The research around smart fabrics takes place at the intersection of art, design, science, and cultural anthropology. As these new fabrics become more mainstream, the technology itself has the potential to revolutionize textile manufacturing. These fabrics could eventually replace traditional clothing, becoming our second skin. They would satisfy traditional functions, such as keeping us warm and protected, while at the same time gathering information about our bodies and how they interact with the world around them. Imagine having the ability to show emotions using your clothing to better connect with others, control body temperature, gather important biomedical data, offer new forms of aesthetic expressions, and much more.

Design challenges

In order to fulfil the truly rich potential of this human-centric computing future, devices and smart fabrics residing on the human body need to address many design obstacles. We are talking about designing for the highly-complex personal space of a human body, including delicate support for expressive, intimate, visual, and auditory properties as well as respect for the personal-public boundary.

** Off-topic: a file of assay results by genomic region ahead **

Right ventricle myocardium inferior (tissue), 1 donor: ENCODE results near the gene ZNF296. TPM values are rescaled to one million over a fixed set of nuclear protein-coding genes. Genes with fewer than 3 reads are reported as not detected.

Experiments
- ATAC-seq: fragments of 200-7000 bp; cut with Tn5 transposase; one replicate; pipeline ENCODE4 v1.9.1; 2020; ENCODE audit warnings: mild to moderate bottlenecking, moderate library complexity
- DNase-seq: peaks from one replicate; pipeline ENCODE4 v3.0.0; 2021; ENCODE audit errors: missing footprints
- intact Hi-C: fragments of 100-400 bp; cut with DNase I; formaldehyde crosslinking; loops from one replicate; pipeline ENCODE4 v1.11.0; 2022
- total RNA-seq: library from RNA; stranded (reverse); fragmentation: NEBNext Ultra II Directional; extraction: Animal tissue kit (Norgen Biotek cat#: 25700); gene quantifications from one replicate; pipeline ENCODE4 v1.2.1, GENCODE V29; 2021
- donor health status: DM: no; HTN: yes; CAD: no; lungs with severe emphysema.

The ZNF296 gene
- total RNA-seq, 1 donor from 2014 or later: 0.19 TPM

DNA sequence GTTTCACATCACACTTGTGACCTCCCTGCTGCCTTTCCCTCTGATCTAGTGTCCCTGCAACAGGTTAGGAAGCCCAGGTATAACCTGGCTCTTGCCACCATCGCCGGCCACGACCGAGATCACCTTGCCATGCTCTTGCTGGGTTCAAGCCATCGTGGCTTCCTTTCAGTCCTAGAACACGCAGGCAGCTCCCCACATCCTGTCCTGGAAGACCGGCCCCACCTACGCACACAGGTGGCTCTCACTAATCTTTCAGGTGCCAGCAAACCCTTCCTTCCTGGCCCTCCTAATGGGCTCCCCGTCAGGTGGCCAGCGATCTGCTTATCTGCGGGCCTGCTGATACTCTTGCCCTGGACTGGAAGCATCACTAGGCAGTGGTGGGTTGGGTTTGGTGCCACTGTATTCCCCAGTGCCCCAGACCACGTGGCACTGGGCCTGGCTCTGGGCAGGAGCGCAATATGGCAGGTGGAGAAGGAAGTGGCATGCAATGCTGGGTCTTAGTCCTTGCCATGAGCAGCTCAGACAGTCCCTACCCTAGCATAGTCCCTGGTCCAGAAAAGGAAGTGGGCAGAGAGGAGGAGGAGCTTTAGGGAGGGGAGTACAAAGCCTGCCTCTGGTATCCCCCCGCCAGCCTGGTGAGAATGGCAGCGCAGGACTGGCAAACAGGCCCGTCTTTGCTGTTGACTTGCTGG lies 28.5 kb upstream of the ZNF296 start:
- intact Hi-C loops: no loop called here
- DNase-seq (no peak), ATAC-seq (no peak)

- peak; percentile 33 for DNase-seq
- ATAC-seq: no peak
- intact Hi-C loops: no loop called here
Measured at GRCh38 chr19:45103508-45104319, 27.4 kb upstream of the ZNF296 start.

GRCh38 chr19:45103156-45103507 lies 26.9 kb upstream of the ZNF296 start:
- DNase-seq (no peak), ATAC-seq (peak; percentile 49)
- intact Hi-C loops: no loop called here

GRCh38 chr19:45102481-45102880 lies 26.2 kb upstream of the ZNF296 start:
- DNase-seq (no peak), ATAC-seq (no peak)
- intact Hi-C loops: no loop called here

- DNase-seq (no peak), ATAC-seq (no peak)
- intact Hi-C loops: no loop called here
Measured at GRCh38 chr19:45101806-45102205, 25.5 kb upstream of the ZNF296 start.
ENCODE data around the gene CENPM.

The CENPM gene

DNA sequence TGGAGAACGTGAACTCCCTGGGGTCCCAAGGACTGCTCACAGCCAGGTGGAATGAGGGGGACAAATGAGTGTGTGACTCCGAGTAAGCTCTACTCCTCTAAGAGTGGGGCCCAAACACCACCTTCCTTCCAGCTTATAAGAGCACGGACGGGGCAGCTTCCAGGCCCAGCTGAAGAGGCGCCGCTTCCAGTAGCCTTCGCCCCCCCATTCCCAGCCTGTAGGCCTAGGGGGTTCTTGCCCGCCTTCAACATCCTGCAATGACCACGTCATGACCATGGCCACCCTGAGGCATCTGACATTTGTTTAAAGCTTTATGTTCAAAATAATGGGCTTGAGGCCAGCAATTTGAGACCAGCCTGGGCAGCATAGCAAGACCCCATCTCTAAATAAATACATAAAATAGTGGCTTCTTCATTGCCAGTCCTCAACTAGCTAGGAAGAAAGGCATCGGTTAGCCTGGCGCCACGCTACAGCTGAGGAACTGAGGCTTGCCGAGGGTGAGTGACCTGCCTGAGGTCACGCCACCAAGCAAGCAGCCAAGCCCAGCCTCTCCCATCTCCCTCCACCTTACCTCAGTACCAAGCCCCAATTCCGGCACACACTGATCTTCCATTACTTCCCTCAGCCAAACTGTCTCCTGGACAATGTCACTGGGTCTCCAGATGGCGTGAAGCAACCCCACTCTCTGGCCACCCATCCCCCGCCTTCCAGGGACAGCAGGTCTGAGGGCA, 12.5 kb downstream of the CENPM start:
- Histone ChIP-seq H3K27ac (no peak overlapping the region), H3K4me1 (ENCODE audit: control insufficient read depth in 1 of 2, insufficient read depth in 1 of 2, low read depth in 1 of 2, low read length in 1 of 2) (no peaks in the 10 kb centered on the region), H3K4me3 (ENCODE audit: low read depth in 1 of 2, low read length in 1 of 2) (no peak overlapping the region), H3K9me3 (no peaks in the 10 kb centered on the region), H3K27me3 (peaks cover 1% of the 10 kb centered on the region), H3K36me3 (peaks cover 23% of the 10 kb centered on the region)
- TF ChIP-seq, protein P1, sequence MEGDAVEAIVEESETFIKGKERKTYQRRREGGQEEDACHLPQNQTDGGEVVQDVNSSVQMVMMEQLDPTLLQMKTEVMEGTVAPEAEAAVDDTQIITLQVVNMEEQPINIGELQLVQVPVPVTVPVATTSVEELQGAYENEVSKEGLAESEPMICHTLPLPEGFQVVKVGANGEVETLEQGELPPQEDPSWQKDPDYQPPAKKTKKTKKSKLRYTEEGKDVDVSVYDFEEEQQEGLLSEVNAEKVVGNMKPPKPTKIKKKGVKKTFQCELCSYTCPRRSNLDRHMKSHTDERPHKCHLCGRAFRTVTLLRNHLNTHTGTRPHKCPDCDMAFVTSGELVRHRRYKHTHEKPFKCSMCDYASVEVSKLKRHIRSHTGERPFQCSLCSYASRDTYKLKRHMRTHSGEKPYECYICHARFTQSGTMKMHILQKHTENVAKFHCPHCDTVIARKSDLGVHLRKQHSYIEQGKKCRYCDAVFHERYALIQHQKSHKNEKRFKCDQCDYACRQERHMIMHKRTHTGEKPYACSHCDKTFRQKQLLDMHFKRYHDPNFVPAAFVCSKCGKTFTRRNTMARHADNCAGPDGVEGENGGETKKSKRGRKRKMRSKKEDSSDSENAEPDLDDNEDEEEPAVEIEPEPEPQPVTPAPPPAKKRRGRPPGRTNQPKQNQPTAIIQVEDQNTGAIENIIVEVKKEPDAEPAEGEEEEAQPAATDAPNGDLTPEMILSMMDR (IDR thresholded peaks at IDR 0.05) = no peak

These are not small design challenges. These are wicked design problems.

The researchers in the HP Immersive Experiences Lab believe that in order to solve these wicked problems, we need to depart from the existing paradigms of screen-based devices. Our Lab embraces traditions of jewelry design as we tackle these challenges, in part because of the inherent communicative qualities of jewelry. We focus on the positive psychological, tactile, and performative aspects that jewelry can embody and convey.